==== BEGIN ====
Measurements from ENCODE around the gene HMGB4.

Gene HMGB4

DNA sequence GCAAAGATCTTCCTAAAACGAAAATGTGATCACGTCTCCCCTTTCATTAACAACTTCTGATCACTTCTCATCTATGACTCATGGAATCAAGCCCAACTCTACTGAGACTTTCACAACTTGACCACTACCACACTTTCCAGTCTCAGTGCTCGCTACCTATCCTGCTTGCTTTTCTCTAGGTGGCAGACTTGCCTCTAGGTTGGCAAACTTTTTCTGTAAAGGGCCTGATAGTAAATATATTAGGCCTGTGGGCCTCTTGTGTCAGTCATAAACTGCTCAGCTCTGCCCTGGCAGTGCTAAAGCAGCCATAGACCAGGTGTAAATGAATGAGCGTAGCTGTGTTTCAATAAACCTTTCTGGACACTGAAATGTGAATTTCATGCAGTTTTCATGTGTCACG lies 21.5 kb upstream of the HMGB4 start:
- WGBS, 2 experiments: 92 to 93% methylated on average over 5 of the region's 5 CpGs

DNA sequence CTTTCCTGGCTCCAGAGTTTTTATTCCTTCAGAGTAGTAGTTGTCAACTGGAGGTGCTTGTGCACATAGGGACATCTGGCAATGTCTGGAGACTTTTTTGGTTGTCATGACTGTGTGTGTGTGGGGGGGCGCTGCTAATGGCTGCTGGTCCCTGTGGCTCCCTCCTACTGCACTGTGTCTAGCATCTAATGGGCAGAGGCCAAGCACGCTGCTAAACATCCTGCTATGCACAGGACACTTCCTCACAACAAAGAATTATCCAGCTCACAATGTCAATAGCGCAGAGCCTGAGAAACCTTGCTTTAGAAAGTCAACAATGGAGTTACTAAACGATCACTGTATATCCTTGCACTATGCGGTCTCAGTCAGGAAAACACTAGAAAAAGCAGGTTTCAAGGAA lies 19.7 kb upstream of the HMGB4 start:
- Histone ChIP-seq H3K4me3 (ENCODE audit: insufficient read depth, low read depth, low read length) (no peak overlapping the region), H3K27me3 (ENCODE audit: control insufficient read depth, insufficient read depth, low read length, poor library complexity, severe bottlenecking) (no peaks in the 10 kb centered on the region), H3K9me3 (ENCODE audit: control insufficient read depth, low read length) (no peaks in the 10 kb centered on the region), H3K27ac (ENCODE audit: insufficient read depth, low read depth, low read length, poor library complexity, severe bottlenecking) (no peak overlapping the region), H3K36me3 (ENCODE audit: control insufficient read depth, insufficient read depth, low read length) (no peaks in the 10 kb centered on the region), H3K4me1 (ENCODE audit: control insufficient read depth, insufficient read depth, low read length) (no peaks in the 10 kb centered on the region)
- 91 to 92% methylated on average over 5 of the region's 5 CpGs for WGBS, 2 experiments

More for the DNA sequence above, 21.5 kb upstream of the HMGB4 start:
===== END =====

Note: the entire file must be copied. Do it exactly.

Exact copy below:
Measurements from ENCODE around the gene HMGB4.

Gene HMGB4

DNA sequence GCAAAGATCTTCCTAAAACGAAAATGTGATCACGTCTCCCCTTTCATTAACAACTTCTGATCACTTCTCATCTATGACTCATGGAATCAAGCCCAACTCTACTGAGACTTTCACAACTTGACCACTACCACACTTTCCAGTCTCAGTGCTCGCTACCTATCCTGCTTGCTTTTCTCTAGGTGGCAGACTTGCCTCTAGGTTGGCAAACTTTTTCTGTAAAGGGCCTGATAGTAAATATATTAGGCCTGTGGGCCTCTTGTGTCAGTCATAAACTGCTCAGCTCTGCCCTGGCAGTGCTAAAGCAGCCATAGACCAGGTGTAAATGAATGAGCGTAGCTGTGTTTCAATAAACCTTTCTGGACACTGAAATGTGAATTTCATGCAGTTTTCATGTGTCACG lies 21.5 kb upstream of the HMGB4 start:
- WGBS, 2 experiments: 92 to 93% methylated on average over 5 of the region's 5 CpGs

DNA sequence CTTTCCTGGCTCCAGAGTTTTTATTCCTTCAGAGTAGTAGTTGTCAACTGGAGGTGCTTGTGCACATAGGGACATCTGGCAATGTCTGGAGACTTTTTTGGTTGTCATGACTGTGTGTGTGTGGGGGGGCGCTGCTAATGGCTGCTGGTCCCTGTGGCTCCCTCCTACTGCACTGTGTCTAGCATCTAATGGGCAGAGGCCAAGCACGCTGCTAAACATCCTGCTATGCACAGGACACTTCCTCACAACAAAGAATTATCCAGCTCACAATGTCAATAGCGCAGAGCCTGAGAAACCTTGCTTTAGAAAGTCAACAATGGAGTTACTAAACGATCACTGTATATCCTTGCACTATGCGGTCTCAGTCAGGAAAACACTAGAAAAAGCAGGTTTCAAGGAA lies 19.7 kb upstream of the HMGB4 start:
- Histone ChIP-seq H3K4me3 (ENCODE audit: insufficient read depth, low read depth, low read length) (no peak overlapping the region), H3K27me3 (ENCODE audit: control insufficient read depth, insufficient read depth, low read length, poor library complexity, severe bottlenecking) (no peaks in the 10 kb centered on the region), H3K9me3 (ENCODE audit: control insufficient read depth, low read length) (no peaks in the 10 kb centered on the region), H3K27ac (ENCODE audit: insufficient read depth, low read depth, low read length, poor library complexity, severe bottlenecking) (no peak overlapping the region), H3K36me3 (ENCODE audit: control insufficient read depth, insufficient read depth, low read length) (no peaks in the 10 kb centered on the region), H3K4me1 (ENCODE audit: control insufficient read depth, insufficient read depth, low read length) (no peaks in the 10 kb centered on the region)
- 91 to 92% methylated on average over 5 of the region's 5 CpGs for WGBS, 2 experiments

More for the DNA sequence above, 21.5 kb upstream of the HMGB4 start: